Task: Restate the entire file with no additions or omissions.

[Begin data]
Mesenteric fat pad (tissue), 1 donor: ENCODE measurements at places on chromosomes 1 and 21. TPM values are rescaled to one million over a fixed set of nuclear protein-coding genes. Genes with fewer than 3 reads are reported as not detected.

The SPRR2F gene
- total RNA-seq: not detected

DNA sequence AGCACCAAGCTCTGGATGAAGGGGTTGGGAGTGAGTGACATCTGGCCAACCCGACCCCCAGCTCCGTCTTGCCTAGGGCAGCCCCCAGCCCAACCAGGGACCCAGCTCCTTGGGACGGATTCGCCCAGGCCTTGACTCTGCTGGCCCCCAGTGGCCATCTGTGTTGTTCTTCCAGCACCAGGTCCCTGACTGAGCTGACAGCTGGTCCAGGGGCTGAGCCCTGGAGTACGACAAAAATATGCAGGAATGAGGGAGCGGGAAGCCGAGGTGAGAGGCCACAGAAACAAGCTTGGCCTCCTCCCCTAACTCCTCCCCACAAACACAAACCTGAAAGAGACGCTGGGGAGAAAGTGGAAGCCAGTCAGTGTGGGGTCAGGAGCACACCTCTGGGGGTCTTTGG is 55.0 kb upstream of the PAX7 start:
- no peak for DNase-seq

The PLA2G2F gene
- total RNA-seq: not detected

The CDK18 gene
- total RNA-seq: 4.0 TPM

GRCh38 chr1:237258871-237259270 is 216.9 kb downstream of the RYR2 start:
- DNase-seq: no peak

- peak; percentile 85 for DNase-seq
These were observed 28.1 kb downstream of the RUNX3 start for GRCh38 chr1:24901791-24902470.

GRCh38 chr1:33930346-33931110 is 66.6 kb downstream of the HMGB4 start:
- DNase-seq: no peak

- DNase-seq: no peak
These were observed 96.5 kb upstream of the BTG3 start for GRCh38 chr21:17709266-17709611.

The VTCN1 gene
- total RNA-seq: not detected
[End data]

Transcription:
Mesenteric fat pad (tissue), 1 donor: ENCODE measurements at places on chromosomes 1 and 21. TPM values are rescaled to one million over a fixed set of nuclear protein-coding genes. Genes with fewer than 3 reads are reported as not detected.

The SPRR2F gene
- total RNA-seq: not detected

DNA sequence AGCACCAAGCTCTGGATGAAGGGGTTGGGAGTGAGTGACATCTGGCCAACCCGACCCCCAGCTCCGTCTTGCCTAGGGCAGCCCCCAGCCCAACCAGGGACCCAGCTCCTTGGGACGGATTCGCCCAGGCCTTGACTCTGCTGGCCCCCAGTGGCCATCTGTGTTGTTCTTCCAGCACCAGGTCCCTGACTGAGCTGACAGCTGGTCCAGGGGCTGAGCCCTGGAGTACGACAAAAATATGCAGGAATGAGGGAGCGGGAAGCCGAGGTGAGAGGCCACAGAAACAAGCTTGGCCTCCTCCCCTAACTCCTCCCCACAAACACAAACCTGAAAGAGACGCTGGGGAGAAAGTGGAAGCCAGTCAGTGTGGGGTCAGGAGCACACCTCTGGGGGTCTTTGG is 55.0 kb upstream of the PAX7 start:
- no peak for DNase-seq

The PLA2G2F gene
- total RNA-seq: not detected

The CDK18 gene
- total RNA-seq: 4.0 TPM

GRCh38 chr1:237258871-237259270 is 216.9 kb downstream of the RYR2 start:
- DNase-seq: no peak

- peak; percentile 85 for DNase-seq
These were observed 28.1 kb downstream of the RUNX3 start for GRCh38 chr1:24901791-24902470.

GRCh38 chr1:33930346-33931110 is 66.6 kb downstream of the HMGB4 start:
- DNase-seq: no peak

- DNase-seq: no peak
These were observed 96.5 kb upstream of the BTG3 start for GRCh38 chr21:17709266-17709611.

The VTCN1 gene
- total RNA-seq: not detected